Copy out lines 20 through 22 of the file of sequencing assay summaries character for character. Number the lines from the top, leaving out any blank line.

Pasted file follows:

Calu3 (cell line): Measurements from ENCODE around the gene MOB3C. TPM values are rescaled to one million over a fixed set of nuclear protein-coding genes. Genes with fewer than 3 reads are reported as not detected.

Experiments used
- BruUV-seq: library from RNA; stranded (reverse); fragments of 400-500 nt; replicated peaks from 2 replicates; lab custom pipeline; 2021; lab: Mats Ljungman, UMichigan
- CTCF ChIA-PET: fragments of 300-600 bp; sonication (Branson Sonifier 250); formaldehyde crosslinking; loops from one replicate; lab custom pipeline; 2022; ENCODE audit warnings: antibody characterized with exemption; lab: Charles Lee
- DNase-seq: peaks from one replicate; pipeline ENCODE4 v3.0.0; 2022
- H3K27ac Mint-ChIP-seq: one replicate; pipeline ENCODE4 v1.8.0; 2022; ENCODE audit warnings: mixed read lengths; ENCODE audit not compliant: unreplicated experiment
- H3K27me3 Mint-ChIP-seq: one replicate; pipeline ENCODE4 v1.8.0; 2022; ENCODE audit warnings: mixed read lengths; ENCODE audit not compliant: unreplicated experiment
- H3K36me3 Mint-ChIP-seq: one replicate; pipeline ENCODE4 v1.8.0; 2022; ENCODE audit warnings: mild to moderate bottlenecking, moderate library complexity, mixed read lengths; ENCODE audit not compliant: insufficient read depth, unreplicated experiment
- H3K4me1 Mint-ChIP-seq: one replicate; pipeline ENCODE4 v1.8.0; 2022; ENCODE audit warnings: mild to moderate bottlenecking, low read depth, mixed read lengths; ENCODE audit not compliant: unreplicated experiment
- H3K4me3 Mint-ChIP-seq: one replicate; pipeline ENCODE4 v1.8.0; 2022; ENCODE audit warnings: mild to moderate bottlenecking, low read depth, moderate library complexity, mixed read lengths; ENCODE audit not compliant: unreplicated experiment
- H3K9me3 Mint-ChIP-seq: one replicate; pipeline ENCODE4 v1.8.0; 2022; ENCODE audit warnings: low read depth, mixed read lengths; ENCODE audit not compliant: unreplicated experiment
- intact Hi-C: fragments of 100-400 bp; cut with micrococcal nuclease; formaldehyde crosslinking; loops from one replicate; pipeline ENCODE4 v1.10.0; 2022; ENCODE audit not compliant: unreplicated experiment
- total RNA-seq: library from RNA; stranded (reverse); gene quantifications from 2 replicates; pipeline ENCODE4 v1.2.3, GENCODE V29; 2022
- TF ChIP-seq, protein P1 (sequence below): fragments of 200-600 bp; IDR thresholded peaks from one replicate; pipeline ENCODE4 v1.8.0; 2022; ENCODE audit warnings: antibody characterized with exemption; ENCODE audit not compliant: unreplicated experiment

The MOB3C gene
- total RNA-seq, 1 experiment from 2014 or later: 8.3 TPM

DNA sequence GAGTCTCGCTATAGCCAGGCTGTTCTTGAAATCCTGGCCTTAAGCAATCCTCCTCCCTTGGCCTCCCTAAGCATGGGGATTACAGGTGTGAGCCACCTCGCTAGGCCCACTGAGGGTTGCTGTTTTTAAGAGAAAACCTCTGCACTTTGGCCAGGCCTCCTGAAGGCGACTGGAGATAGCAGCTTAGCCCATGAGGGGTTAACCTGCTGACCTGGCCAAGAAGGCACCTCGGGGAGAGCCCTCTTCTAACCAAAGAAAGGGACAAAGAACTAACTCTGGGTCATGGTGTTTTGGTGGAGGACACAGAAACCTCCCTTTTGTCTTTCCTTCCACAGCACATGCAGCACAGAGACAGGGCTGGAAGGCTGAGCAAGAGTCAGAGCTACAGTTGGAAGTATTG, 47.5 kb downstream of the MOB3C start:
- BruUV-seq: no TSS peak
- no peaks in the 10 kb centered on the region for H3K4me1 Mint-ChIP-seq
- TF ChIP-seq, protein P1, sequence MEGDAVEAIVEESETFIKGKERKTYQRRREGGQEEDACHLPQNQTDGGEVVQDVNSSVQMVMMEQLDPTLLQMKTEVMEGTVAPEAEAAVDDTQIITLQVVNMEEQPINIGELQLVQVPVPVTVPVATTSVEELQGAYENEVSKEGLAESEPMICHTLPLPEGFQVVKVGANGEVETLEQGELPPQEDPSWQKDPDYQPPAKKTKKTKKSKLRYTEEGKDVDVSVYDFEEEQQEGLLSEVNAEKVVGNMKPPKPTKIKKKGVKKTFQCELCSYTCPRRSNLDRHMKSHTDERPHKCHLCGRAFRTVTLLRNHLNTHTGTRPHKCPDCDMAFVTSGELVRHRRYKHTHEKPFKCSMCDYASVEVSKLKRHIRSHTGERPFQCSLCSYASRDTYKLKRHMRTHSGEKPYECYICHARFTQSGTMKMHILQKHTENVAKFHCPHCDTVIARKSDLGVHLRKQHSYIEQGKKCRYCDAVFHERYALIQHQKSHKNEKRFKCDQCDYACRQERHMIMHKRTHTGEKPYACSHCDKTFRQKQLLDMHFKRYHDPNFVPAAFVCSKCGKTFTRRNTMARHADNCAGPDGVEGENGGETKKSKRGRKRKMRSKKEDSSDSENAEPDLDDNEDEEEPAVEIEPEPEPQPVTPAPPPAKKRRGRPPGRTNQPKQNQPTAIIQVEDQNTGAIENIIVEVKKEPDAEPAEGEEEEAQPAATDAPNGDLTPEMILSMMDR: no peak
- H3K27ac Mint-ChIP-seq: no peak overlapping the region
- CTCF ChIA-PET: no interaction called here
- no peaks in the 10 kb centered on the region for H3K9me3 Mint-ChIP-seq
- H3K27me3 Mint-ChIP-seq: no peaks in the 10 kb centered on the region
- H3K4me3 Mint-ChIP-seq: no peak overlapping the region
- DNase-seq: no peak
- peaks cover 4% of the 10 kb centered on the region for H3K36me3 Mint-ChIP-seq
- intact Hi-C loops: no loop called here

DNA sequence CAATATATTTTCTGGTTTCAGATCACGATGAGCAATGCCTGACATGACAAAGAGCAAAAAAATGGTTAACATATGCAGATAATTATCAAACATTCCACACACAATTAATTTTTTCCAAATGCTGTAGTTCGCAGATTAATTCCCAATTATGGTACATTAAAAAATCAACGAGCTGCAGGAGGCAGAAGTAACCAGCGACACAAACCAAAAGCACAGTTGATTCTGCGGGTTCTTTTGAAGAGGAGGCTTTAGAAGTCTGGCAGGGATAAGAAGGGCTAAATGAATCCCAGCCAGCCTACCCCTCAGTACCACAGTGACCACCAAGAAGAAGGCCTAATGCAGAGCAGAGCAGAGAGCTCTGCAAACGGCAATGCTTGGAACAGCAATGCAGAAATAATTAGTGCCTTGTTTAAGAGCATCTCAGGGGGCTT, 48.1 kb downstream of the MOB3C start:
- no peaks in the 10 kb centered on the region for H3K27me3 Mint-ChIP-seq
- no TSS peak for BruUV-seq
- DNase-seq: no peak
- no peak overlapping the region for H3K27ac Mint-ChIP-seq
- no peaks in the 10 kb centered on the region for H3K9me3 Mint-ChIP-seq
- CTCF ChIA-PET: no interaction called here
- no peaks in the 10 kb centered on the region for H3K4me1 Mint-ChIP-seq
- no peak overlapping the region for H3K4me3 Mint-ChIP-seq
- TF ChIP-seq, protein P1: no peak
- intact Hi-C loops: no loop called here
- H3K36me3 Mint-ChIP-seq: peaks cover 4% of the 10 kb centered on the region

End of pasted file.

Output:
- TF ChIP-seq, protein P1, sequence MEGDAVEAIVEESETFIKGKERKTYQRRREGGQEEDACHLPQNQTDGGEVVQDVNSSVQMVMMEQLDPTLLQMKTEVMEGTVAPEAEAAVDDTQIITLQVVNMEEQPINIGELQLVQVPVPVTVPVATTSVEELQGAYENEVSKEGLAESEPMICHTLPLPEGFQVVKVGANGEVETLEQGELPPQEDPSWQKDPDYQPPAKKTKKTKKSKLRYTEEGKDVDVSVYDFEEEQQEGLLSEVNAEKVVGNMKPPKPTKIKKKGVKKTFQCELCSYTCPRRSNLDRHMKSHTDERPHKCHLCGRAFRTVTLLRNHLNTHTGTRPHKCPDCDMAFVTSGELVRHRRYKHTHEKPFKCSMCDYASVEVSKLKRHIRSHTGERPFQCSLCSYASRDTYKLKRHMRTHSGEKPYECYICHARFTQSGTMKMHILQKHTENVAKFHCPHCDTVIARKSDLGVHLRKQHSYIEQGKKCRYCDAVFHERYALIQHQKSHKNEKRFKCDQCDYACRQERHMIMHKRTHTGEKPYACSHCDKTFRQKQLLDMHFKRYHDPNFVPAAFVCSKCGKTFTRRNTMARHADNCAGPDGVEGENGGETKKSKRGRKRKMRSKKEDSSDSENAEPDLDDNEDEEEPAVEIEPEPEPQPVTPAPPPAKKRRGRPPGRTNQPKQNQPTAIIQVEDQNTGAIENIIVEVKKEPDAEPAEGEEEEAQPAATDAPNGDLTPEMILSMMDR: no peak
- H3K27ac Mint-ChIP-seq: no peak overlapping the region
- CTCF ChIA-PET: no interaction called here